Pannaway CEO Mark Carpenter offers some rationale for Enablence's strategy. Most of Wave7's business was overseas, he says, so Pannaway gives Enablence an FTTx business that's more established in North America.
And Pannaway plays into Enablence's vertical-integration model, as seen in the acquisition of Wave7. It's pretty clear Enablence has decided vertical integration is the way to go for optical components, particularly for its planar-lightwave circuits.
What makes Enablence's moves a little uncomfortable is the still-fresh memory of Corvis buying up carriers. (See Corvis & Broadwing: Together At Last.) One major difference: Pannaway hadn't used Enablence's components before. Carpenter thinks a better analogy for Enablence's vertical climbing is the way JDSU (Nasdaq: JDSU; Toronto: JDU) went beyond components to get into subsystems. Of course, JDSU's 60 percent stock drop in five years (measured before the stock market collapse of October) might not be the kind of result Enablence wants.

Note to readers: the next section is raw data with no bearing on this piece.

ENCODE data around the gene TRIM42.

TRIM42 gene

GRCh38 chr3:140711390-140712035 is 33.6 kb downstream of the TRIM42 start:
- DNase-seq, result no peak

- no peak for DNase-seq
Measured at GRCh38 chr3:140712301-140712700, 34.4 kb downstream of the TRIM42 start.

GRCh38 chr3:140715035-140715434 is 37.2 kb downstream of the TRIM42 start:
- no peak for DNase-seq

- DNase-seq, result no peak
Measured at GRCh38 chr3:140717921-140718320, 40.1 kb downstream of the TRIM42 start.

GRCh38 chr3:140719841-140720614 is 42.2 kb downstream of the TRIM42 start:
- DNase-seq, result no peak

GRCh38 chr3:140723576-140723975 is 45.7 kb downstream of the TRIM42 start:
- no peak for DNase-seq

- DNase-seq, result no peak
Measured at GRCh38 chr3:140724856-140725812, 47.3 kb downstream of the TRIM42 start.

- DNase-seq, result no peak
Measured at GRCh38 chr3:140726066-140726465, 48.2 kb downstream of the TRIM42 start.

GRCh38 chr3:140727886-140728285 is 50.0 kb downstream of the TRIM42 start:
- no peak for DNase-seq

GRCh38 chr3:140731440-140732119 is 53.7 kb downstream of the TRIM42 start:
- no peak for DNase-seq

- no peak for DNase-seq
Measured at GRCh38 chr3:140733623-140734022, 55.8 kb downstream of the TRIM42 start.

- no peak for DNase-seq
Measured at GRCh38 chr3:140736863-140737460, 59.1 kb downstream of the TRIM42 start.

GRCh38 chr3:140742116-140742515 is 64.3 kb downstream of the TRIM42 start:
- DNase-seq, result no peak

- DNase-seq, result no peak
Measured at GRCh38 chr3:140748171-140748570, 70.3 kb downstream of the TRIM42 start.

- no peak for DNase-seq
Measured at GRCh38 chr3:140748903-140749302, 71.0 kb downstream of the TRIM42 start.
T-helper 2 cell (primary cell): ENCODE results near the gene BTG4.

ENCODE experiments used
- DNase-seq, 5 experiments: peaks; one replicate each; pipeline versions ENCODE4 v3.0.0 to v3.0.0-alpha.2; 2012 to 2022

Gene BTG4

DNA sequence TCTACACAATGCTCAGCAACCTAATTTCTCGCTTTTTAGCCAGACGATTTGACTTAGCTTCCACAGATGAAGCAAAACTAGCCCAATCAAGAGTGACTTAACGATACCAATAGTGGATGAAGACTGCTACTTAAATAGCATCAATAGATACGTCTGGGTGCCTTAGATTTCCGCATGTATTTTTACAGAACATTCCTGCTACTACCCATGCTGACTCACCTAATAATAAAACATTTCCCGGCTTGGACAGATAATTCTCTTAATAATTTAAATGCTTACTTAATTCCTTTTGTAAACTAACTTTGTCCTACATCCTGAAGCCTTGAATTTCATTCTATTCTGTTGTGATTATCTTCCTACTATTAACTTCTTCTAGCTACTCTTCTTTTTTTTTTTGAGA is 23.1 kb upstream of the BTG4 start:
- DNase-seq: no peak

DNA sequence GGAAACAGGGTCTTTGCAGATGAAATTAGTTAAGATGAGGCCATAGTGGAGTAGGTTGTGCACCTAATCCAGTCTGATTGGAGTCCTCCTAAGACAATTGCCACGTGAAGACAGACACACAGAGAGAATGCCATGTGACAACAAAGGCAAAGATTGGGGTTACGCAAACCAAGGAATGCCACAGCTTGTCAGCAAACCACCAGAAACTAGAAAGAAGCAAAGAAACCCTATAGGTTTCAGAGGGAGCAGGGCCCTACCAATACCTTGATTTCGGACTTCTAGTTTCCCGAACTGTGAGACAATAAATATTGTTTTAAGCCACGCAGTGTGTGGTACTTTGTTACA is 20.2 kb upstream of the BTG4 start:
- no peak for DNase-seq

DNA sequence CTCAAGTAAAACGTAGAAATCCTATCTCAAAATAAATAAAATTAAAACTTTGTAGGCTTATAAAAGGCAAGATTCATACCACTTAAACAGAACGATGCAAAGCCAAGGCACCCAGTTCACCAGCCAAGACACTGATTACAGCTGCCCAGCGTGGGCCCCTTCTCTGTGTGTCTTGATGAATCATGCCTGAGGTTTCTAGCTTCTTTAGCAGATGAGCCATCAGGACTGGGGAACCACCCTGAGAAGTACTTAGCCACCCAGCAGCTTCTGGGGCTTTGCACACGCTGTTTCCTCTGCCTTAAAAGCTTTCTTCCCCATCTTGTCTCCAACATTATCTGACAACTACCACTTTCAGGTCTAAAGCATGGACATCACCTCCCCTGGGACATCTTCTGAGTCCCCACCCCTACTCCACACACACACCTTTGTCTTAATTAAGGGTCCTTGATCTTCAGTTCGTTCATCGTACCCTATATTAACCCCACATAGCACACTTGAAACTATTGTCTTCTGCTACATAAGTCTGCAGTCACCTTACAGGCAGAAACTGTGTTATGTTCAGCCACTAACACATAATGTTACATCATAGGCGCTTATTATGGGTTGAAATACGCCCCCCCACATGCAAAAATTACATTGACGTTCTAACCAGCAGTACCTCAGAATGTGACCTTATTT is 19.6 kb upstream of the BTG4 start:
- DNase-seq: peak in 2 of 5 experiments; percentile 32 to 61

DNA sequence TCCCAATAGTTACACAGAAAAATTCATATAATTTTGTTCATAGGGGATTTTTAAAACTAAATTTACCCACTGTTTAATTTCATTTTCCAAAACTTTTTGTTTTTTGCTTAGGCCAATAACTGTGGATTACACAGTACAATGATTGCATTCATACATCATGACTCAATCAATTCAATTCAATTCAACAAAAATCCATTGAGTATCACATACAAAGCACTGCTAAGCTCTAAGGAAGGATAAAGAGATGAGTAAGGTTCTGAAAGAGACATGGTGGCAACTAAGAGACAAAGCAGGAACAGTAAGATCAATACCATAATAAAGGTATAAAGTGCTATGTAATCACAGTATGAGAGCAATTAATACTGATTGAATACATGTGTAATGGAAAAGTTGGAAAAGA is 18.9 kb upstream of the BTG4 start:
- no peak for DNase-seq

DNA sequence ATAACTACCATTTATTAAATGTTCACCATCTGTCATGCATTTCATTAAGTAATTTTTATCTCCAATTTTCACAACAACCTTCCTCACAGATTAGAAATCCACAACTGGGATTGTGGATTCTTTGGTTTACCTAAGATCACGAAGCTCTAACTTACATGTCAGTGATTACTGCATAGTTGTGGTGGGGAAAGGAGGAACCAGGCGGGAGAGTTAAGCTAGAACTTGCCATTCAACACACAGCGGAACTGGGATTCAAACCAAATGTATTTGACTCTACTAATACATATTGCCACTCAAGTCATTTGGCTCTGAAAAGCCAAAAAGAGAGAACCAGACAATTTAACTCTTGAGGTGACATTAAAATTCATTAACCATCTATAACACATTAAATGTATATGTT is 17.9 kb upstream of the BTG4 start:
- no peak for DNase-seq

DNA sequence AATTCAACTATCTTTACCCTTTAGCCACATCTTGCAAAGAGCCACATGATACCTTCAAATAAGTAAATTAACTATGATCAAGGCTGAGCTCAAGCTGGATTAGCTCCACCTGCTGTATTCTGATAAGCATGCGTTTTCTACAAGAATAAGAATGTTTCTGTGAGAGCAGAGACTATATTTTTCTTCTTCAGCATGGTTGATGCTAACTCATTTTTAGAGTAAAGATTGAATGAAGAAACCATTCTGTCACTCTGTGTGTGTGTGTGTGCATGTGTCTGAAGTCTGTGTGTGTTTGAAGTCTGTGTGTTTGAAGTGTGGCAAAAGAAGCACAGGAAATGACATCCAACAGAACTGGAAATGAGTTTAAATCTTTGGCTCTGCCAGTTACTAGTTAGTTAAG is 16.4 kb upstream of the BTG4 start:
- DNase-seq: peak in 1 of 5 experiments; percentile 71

Infinera Corp. (Nasdaq: INFN), which developed a chip and built the system that uses it, might be a better analogy. (See Infinera Declares WDM War.) Like Infinera, Enablence might be thinking the best way to make sure its technology is used to its potential -- and the best way to wrest value from it -- is to become a systems play.
Given that the optical components business hasn't gotten much easier, maybe vertical integration is the industry's future. Larry Schwerin, CEO of Capella Photonics Inc. , has brought that up in conversation -- but he doesn't mean Capella is going to go buying up ROADM systems vendors.
Carpenter says it's "too early to be specific" on how Enablence plans to juggle two fiber-access companies, and he won't be offering more details at his TelcoTV keynote on Thursday. He's already prepared a talk about getting services revenues out of broadband.
— Craig Matsumoto, West Coast Editor, Light Reading